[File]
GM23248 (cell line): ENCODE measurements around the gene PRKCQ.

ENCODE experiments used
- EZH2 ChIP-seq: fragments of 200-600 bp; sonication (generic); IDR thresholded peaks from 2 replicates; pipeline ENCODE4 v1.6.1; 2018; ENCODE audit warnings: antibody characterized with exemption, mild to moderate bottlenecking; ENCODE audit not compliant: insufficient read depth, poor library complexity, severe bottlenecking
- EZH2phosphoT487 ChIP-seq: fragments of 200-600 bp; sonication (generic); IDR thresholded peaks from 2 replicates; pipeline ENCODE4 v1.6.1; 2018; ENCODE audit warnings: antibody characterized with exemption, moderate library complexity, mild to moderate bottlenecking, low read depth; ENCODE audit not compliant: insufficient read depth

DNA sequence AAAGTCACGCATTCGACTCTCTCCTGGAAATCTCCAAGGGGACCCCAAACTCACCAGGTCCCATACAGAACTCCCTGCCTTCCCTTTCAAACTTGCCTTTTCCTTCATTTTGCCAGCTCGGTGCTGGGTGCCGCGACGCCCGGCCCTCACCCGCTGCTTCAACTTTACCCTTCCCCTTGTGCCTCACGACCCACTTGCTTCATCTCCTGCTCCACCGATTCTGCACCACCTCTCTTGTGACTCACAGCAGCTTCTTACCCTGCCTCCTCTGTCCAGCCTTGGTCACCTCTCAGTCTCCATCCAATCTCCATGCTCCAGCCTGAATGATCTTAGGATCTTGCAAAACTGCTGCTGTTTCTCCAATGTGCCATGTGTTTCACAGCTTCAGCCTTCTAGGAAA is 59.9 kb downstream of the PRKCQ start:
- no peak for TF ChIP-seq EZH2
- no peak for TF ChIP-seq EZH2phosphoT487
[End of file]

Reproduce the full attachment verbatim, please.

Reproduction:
GM23248 (cell line): ENCODE measurements around the gene PRKCQ.

ENCODE experiments used
- EZH2 ChIP-seq: fragments of 200-600 bp; sonication (generic); IDR thresholded peaks from 2 replicates; pipeline ENCODE4 v1.6.1; 2018; ENCODE audit warnings: antibody characterized with exemption, mild to moderate bottlenecking; ENCODE audit not compliant: insufficient read depth, poor library complexity, severe bottlenecking
- EZH2phosphoT487 ChIP-seq: fragments of 200-600 bp; sonication (generic); IDR thresholded peaks from 2 replicates; pipeline ENCODE4 v1.6.1; 2018; ENCODE audit warnings: antibody characterized with exemption, moderate library complexity, mild to moderate bottlenecking, low read depth; ENCODE audit not compliant: insufficient read depth

DNA sequence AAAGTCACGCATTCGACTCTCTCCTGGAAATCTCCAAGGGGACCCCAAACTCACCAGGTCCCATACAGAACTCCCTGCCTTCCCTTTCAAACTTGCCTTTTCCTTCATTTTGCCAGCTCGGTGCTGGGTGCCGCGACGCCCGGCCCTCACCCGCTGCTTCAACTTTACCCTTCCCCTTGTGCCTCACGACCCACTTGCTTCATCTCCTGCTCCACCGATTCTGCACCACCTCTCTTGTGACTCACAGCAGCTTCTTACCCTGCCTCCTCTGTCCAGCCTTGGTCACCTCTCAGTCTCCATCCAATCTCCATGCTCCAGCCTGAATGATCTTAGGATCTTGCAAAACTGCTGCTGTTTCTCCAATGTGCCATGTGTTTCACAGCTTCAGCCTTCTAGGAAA is 59.9 kb downstream of the PRKCQ start:
- no peak for TF ChIP-seq EZH2
- no peak for TF ChIP-seq EZH2phosphoT487